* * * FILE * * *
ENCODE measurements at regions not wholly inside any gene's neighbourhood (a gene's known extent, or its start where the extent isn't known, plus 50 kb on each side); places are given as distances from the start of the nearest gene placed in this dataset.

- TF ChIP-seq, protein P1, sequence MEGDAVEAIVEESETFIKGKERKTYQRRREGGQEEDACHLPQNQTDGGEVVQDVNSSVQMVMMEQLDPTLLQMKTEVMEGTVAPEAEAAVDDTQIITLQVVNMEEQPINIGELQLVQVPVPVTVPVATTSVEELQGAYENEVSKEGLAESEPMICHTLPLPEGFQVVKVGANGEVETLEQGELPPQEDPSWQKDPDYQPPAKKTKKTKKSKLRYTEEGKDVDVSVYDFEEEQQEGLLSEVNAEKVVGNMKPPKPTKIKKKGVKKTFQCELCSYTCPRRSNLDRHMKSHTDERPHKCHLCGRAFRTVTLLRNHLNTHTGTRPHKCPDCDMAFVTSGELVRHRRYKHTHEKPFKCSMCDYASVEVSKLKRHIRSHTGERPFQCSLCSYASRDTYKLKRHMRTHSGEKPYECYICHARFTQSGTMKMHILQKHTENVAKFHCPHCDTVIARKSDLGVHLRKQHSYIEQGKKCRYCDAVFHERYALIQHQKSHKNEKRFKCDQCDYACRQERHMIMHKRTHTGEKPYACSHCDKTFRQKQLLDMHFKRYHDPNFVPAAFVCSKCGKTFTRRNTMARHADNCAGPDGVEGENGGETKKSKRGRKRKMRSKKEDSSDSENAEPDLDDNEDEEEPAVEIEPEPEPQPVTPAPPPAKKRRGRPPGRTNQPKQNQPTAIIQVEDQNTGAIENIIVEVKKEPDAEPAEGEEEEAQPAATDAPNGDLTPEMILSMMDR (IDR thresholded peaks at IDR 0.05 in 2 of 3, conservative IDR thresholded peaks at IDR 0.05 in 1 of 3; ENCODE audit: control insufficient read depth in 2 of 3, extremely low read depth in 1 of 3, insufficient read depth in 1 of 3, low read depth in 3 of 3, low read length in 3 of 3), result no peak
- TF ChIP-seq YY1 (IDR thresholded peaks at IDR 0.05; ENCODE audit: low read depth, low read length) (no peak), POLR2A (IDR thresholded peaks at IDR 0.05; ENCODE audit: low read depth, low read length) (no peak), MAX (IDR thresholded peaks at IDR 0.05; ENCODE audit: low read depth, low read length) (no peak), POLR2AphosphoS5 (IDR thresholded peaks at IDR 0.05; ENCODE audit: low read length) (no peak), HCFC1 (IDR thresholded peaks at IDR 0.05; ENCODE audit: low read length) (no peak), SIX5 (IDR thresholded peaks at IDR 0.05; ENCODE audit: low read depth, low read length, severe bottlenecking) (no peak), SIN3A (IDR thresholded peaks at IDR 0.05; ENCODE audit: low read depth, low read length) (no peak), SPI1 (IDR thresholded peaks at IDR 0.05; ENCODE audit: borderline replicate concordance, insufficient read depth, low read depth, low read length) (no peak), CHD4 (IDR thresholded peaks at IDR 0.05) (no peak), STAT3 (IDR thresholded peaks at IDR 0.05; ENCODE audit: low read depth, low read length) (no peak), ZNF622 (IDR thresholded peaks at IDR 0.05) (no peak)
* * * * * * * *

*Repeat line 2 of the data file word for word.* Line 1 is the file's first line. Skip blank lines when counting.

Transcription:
- TF ChIP-seq, protein P1, sequence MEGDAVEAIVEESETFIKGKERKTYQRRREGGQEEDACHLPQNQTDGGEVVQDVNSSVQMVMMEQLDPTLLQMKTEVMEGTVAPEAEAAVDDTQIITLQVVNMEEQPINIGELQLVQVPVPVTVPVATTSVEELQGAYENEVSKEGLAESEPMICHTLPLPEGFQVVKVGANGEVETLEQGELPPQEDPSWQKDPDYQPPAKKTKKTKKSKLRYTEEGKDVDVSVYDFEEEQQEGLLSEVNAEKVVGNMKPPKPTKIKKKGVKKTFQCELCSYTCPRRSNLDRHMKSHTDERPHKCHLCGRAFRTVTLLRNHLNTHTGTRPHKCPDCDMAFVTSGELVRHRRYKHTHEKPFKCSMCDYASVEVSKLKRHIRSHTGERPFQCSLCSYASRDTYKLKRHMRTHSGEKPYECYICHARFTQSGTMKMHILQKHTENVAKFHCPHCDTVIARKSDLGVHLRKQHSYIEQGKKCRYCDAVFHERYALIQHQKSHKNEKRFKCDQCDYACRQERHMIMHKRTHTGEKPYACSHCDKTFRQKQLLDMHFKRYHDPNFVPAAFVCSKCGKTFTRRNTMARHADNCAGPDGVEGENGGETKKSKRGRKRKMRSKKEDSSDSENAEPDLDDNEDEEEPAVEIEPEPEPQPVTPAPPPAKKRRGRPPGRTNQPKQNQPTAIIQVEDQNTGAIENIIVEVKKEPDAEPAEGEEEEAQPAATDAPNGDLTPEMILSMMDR (IDR thresholded peaks at IDR 0.05 in 2 of 3, conservative IDR thresholded peaks at IDR 0.05 in 1 of 3; ENCODE audit: control insufficient read depth in 2 of 3, extremely low read depth in 1 of 3, insufficient read depth in 1 of 3, low read depth in 3 of 3, low read length in 3 of 3), result no peak